One-time Media Darling Sun Catalytix Acquired by Lockheed Martin
The trajectory of energy startup Sun Catalytix is enough to give anybody motion sickness. After five years of ups and downs, though, Lockheed Martin this week said it acquired Sun Catalytix’s assets and will explore using the company’s flow battery in energy projects.
As part of a larger conglomerate, Cambridge, MA-based Sun Catalytix’s technology stands a chance of being used commercially. But the purchase, whose price was undisclosed, falls short of the ambitions of the company and, most likely, its investors.
Daniel Nocera, an MIT professor at the time, co-founded Sun Catalytix in 2009 to make what he called an “artificial leaf”—a device that could cheaply produce hydrogen fuel from water. He envisioned rooftop solar panels powering a machine that produced hydrogen from water. Then hydrogen fuel cells would generate electricity, turning homes into self-sufficient power stations. (The Catalytix portion of the name comes from the Nocera-discovered catalyst that produces hydrogen from water.)
But after much fanfare, including glossy spreads in National Geographic and claims of scientific breakthroughs, Sun Catalytix ran into trouble, even with a $9.5 million Series B funding round from venture capitalists and Indian conglomerate Tata in 2010. It also received a $4 million grant from the Department of Energy’s ARPA-E agency and a $3 million seed round. The company went quiet and brought in a new CEO, Mike Decelle, in 2011 to engineer an alternative to the original business plan.
Last year, Decelle told me what the new Sun Catalytix would be: instead of making a water-splitting electrolyzer to produce hydrogen, it designed a flow battery to store energy on the electric grid. A flow battery produces and stores energy by circulating two liquid electrolytes into a cell where an electrochemical reaction occurs. Last fall, I met Decelle and CTO Tom Jarvi to see a small-scale prototype of its flow battery, designed with low-cost materials and a novel chemistry.
During my visit, Decelle portrayed the pivot to batteries away from hydrogen as a matter of survival. Powering homes on cleanly produced hydrogen is a compelling vision, but requires infrastructure, which just isn’t available yet for the mass market. “As a venture-funded company, we can’t think in generational terms,” he said.
On paper, Sun Catalytix version 2.0 made sense. In its previous incarnation, the company had hired chemical engineers from MIT and elsewhere, so it had the talent to make a new type of flow battery. And the demand for grid energy storage technology is growing, particularly low-cost and reliable batteries. A number of companies are building new types of flow batteries, which are well suited for grid energy storage, including Hayward, CA-based Primus Power, Fremont, CA-based Imergy Power Systems, and Sunnyvale, CA-based Enervault. Other grid energy storage startups include Cambridge-based Ambri, New York-based Eos Energy Systems, and Pittsburgh, PA-based Aquion Energy.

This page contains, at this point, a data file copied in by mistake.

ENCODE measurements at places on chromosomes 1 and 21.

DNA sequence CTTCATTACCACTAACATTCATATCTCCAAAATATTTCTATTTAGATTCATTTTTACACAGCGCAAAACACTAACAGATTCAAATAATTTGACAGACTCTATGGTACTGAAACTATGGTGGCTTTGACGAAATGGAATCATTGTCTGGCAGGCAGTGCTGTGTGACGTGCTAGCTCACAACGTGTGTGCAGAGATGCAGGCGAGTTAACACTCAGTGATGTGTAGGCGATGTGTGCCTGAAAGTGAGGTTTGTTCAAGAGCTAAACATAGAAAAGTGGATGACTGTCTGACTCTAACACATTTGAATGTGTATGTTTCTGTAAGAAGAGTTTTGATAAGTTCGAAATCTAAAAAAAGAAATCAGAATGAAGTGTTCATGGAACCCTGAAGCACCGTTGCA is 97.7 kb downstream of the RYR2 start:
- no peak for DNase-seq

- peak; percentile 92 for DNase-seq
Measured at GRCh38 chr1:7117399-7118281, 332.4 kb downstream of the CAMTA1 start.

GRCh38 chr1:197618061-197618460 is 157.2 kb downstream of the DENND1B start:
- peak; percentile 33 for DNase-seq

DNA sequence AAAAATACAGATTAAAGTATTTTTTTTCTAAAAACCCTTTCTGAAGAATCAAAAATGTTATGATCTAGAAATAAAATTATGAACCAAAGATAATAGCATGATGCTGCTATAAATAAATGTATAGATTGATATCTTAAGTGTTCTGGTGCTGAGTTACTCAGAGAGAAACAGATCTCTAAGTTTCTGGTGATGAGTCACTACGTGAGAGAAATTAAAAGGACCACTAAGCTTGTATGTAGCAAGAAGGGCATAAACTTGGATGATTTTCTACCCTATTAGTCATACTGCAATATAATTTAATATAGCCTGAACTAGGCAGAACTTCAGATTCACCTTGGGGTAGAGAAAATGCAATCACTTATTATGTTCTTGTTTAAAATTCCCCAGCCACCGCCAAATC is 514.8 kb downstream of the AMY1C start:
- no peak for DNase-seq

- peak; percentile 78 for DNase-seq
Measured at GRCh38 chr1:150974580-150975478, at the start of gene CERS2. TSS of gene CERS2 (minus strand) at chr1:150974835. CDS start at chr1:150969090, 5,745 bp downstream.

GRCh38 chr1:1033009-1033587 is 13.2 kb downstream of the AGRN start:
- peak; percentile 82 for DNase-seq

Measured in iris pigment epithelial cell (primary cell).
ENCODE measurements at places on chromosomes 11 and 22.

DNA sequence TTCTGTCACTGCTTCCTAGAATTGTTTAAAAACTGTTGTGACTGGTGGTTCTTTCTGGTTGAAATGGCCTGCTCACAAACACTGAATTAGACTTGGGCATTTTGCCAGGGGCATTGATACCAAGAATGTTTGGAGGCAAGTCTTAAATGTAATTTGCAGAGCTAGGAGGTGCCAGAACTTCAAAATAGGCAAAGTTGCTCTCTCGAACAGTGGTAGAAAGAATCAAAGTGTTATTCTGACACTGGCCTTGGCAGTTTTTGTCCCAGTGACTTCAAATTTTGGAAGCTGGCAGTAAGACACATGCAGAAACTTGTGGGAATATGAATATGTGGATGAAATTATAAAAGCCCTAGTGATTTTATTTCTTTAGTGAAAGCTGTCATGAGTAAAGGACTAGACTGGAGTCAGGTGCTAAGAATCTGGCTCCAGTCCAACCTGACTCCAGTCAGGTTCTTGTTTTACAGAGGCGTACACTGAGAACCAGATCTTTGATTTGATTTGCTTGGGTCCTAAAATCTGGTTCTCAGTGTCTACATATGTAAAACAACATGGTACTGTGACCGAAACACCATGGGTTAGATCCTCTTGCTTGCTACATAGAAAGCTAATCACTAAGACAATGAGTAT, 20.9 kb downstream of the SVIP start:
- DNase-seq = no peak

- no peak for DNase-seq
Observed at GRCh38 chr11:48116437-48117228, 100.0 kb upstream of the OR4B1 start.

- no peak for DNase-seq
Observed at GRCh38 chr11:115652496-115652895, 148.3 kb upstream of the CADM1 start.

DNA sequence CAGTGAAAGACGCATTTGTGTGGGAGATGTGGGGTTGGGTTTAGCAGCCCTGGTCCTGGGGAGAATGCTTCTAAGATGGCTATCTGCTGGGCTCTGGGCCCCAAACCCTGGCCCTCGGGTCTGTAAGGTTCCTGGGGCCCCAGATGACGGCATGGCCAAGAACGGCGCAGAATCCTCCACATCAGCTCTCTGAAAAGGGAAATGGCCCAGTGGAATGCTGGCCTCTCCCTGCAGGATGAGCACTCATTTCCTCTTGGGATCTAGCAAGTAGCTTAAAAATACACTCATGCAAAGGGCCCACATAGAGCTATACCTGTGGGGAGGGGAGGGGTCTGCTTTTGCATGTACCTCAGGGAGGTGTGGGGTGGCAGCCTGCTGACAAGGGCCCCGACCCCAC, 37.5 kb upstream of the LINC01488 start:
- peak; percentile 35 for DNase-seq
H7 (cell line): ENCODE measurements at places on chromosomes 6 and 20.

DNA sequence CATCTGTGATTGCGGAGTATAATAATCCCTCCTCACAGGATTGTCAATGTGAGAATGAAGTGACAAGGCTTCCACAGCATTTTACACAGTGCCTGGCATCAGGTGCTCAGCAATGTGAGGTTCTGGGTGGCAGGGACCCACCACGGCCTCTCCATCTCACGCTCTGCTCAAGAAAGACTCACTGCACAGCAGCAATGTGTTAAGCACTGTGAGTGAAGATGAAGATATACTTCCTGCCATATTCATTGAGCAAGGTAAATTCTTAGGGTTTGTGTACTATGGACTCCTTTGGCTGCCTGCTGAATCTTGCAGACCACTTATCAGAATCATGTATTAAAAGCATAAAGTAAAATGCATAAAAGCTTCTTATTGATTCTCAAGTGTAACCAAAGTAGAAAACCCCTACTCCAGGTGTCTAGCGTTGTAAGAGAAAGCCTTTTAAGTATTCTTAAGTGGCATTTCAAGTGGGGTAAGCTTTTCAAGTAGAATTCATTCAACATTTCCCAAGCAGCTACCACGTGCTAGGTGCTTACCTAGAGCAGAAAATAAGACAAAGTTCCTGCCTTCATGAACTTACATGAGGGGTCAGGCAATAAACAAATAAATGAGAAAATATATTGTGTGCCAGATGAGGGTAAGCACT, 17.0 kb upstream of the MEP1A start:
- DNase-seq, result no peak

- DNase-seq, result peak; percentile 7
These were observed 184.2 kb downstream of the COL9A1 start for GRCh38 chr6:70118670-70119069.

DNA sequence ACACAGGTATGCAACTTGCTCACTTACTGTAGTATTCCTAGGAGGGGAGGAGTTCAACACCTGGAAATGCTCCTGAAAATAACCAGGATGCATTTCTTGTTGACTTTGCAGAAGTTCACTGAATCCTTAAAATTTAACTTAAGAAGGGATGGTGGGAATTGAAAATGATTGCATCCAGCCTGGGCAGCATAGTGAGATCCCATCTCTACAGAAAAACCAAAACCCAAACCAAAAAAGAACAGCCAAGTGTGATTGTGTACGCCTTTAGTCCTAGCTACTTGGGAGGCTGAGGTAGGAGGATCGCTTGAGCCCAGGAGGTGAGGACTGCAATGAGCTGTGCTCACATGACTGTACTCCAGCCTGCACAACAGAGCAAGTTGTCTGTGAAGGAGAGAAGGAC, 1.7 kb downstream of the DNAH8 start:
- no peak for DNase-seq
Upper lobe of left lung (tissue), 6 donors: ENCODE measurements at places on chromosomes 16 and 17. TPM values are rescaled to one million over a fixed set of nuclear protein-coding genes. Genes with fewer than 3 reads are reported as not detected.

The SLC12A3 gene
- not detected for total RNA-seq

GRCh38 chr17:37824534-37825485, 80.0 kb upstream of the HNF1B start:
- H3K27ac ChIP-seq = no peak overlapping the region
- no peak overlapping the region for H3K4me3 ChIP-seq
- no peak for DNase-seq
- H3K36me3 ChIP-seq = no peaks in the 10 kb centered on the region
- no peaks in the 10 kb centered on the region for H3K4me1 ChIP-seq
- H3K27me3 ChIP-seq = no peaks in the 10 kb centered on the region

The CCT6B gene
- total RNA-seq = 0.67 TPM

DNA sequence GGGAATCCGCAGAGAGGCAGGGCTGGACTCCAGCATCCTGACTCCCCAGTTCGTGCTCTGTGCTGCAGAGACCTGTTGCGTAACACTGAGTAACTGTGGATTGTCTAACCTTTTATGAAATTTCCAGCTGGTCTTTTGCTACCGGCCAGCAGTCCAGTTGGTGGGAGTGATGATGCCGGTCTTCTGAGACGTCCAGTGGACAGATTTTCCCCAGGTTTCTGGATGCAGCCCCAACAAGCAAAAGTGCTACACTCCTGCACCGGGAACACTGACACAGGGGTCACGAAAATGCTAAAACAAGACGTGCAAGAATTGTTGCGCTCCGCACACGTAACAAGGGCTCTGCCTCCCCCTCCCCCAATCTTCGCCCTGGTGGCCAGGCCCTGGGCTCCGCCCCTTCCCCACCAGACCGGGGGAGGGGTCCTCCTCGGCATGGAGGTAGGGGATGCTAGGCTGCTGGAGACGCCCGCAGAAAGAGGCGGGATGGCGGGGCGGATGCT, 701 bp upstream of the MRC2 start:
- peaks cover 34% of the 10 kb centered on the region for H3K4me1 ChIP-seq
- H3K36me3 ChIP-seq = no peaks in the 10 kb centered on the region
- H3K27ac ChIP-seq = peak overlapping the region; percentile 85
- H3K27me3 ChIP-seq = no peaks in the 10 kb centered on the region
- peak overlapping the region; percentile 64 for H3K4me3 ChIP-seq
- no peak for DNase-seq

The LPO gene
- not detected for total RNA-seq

But Sun Catalytix didn’t have the means to bring commercial systems to market. With many investors staying clear of energy and cleantech, its options for add-on funding were fairly limited. In November last year, Decelle left and was replaced by Bruce Rogoff, whose last job was chief restructuring officer of a telecommunications company.
Lockheed Martin said it acquired some of Sun Catalytix’s intellectual property, its lab facilities, and the 25 or so employees who will be part of new subsidiary called Lockheed Martin Advanced Energy Storage. It will remain in Cambridge and become part of the business division that works in the area of microgrids, says Lockheed Martin spokesperson Joe Stout. The company has a number of customers in the U.S. military, which is leading a number of microgrid projects that require energy storage to operate independently from the grid.
In a way, Sun Catalytix embodied the first generation of cleantech investing. Venture capitalists invested millions of dollars into a company formed to commercialize science from a lab, an endeavor that typically takes several years to complete even without unexpected technical problems. In that sense, Sun Catalytix could have sought more patient sources of capital.
But ultimately, Sun Catalytix wasn’t able to remain independent after such a dramatic change in direction from hydrogen to grid batteries. Instead of the topsy-turvy route it took, it probably would have benefited from choosing a more near-term market and a methodical approach to meeting technical milestones.